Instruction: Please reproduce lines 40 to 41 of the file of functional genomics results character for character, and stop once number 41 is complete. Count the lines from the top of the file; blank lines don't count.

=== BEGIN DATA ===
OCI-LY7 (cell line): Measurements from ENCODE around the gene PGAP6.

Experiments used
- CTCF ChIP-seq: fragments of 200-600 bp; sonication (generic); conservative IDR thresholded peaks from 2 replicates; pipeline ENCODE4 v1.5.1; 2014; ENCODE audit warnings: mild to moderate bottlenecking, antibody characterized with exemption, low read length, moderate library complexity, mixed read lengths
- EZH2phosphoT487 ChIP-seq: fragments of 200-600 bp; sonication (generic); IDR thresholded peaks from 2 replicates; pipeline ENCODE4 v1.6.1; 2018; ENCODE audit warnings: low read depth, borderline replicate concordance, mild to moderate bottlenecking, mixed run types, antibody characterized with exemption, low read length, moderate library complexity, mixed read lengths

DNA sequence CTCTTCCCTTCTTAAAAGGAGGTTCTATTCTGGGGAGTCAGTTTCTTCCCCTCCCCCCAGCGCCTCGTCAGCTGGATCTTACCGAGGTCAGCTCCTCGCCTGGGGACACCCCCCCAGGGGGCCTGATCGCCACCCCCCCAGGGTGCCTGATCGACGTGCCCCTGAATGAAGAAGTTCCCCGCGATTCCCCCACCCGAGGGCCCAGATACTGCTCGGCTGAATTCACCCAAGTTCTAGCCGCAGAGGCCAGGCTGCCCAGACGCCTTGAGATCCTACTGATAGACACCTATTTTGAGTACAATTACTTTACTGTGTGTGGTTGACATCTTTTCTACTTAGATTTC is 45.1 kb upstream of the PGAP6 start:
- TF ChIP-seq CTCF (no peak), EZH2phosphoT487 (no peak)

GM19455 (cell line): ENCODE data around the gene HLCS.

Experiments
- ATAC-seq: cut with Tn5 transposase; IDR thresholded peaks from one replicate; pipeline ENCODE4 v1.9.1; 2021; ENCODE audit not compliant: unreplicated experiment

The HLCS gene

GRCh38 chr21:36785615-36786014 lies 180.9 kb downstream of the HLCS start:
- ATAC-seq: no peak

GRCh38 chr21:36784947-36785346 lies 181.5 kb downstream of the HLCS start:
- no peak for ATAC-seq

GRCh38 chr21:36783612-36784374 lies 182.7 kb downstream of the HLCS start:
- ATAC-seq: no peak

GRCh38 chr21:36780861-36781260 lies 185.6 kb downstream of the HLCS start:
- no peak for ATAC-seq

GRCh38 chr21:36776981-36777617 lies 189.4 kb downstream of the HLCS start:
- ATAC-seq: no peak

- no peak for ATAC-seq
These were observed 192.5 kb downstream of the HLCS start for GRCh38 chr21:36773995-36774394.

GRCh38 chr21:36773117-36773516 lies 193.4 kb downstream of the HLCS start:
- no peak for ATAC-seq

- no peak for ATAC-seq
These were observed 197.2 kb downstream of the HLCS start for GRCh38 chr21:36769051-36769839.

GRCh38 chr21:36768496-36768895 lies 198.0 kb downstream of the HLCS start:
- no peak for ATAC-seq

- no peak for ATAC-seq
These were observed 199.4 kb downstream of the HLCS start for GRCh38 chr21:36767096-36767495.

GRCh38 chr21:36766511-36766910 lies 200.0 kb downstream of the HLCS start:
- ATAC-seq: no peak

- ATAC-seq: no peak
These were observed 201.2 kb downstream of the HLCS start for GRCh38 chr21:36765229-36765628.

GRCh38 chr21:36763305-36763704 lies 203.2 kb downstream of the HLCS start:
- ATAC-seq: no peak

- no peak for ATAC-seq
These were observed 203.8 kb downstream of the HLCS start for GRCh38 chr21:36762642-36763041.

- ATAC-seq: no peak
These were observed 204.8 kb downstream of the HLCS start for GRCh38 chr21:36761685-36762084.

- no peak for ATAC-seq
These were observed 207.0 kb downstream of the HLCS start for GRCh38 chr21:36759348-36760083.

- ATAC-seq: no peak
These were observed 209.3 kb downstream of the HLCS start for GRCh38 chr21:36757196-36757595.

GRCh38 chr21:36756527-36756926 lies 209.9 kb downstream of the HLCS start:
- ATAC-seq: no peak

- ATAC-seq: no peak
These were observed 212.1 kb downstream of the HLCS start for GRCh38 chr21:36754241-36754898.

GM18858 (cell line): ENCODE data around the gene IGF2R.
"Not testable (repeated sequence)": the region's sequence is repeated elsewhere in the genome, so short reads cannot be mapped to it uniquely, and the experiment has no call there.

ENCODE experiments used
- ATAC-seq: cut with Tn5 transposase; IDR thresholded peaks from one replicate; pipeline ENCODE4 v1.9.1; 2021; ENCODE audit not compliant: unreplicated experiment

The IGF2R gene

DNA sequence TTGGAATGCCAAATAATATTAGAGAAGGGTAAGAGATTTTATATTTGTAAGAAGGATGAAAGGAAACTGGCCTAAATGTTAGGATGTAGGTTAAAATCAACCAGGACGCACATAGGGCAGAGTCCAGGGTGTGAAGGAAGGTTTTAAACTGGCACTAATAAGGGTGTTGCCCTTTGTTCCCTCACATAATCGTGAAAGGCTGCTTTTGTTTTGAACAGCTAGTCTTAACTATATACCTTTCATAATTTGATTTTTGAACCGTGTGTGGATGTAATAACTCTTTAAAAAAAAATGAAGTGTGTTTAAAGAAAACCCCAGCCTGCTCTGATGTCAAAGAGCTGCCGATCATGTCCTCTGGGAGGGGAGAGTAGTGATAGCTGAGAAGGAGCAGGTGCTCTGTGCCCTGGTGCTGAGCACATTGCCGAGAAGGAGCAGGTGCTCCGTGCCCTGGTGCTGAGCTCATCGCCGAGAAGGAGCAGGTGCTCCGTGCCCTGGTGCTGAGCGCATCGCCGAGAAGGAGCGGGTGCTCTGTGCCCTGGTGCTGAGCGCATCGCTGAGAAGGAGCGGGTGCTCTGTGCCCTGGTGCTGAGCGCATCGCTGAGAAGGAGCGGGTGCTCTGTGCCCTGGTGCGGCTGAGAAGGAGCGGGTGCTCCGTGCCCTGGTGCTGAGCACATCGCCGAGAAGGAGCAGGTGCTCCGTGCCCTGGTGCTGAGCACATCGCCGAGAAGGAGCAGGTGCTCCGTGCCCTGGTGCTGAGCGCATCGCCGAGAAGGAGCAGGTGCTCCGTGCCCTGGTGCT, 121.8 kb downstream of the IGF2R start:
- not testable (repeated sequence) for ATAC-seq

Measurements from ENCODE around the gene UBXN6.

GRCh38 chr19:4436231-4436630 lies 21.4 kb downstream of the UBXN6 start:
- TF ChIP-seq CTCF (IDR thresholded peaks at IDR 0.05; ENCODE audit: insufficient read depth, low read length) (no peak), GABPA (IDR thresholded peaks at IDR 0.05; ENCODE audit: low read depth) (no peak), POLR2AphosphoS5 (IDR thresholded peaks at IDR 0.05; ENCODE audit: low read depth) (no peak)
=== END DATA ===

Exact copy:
These were observed 204.8 kb downstream of the HLCS start for GRCh38 chr21:36761685-36762084.

- no peak for ATAC-seq